The Supreme Court unanimously held yesterday in Standard Fire Ins. Co. v. Knowles, 2013 WL 1104735, that a damages-limiting stipulation by the named plaintiff in a putative class action is not binding on absent class members before class certification and therefore cannot defeat removal of a class action under the Class Action Fairness Act of 2005 (CAFA). Click here for the opinion.
Knowles is a proposed class action filed in an Arkansas state court claiming that Standard Fire Insurance Company unlawfully failed to include general contractor fees (for overhead and profit) when it settled homeowners’ insurance claims. In the complaint, and in an attached affidavit, the named plaintiff stipulated that he "will not at any time during this case . . . seek damages for the class . . . in excess of $5 million in the aggregate." (Slip op. at 2.) The district court concluded that the stipulation was enforceable and binding on the class and defeated CAFA jurisdiction. The Eighth Circuit declined to hear an interlocutory appeal under the CAFA procedure.
Justice Breyer’s opinion for the Court reasoned that, to be effective, stipulations must be binding. But the stipulation filed by the named plaintiff "does not speak for those he purports to represent. That is because a plaintiff who files a proposed class action cannot legally bind members of the proposed class before the class is certified." (Slip op. at 4.) Thus, the effect of the stipulation was not to reduce the value of the putative class members’ claims. "[T]o ignore a non-binding stipulation does no more than require the federal judge to do what she must do in cases without a stipulation and what the statute requires, namely "‘aggregat[e]’ the ‘claims of the individual class members.’" (Slip op. at 6.) The Court contrasted an individual plaintiff’s mastery of her own complaint, noting that an individual plaintiff can submit a binding stipulation to limit damages that effectively also limits standard removal jurisdiction. The Court did not consider Knowles’s alternative argument that a stipulation is binding to the extent it limits attorneys’ fees, because the stipulation here did not provide for that option.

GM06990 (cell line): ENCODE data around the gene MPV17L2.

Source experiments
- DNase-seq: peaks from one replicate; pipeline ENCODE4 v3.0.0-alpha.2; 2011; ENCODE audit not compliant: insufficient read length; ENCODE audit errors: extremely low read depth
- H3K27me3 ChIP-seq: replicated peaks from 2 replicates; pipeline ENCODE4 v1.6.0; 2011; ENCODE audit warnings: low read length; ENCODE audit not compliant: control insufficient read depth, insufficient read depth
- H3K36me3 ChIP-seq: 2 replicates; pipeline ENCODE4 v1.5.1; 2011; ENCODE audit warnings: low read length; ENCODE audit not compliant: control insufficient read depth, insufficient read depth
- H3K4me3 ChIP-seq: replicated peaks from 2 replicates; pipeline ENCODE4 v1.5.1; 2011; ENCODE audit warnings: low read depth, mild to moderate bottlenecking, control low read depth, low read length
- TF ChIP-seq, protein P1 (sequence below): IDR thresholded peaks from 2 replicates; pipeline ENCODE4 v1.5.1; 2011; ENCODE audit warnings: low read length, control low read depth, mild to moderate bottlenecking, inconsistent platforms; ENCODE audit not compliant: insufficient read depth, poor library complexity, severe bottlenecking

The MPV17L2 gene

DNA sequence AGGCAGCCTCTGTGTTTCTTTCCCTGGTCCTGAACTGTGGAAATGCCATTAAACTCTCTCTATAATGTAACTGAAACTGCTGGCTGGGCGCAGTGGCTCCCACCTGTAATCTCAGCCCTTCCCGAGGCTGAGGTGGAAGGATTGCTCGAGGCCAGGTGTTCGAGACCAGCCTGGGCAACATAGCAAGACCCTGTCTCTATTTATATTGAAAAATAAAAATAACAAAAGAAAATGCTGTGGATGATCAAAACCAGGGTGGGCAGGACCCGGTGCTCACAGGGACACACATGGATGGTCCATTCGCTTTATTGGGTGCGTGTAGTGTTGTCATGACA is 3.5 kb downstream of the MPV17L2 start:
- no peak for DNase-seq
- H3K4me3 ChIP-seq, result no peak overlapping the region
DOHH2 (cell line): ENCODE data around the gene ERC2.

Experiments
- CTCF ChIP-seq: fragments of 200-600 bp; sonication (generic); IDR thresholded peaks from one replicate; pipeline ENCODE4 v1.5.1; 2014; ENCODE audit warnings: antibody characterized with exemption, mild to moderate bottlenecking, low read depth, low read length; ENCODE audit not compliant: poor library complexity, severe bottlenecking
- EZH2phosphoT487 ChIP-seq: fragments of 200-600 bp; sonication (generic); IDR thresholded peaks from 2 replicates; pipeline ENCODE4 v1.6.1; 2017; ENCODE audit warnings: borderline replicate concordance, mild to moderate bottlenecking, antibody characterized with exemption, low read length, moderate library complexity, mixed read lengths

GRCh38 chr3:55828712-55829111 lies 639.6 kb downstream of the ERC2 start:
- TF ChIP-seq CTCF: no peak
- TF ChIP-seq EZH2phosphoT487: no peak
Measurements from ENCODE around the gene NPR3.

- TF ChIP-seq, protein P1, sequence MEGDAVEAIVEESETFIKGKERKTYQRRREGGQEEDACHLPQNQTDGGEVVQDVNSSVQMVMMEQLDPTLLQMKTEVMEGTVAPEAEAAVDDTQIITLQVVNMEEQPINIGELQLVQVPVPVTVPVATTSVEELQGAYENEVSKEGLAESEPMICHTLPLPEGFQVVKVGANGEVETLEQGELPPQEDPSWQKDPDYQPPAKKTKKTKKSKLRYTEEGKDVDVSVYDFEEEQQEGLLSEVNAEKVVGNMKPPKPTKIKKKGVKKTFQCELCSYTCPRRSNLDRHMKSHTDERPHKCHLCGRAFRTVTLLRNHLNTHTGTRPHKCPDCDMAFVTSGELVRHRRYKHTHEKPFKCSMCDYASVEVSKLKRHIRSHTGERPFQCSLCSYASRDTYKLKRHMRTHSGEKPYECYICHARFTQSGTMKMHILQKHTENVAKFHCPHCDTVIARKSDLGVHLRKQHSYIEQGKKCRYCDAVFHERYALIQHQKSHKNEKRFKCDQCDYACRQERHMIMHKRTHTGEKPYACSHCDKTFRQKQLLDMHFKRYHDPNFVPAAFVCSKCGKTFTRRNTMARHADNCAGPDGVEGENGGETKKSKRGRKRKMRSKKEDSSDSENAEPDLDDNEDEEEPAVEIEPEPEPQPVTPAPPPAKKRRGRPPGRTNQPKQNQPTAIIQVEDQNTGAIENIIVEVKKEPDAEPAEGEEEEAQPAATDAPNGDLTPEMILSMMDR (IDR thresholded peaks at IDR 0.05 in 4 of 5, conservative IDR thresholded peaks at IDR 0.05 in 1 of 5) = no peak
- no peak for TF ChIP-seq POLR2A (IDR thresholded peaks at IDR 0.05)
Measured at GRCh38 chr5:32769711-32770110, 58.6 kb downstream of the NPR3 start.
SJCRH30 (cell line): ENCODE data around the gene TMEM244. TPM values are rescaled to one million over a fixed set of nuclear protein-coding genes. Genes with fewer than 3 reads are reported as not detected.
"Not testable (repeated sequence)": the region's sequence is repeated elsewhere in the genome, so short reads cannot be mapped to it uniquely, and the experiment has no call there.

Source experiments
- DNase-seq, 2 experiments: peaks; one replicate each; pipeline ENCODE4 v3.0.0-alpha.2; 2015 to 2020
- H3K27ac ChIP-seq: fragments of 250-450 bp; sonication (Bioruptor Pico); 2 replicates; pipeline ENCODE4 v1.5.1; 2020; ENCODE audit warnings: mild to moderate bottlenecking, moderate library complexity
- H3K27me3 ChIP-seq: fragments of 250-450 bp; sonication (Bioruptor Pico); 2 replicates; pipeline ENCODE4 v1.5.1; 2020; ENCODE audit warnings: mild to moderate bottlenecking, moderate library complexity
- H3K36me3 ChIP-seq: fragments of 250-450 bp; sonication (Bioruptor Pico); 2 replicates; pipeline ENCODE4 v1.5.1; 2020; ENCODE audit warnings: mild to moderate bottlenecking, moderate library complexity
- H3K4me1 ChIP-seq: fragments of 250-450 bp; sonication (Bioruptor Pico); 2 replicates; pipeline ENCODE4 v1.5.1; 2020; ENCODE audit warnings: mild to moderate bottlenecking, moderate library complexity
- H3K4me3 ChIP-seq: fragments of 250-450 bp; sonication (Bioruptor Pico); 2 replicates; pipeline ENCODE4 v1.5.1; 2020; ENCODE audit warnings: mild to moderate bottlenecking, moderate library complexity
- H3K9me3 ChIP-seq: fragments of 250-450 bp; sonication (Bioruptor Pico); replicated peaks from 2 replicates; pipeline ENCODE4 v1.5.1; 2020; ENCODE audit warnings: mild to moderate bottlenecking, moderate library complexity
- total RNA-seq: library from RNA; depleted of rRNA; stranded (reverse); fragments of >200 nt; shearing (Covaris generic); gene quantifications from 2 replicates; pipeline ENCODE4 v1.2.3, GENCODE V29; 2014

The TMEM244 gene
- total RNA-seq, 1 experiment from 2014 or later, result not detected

In Knowles and in other recent cases, the Court has announced an increasingly firm rule that a putative class representative cannot take binding actions on behalf of an uncertified class. This development raises issues concerning whether, for example, communications between a putative class member and a proposed class representative’s attorney can be subject to the attorney-client privilege, as some older cases had suggested.
The Court is expected to issue an opinion soon in another pre-certification controversy, Genesis HealthCare Corp. v. Symczyk, which addresses the effect of tendering judgment to the proposed class representative.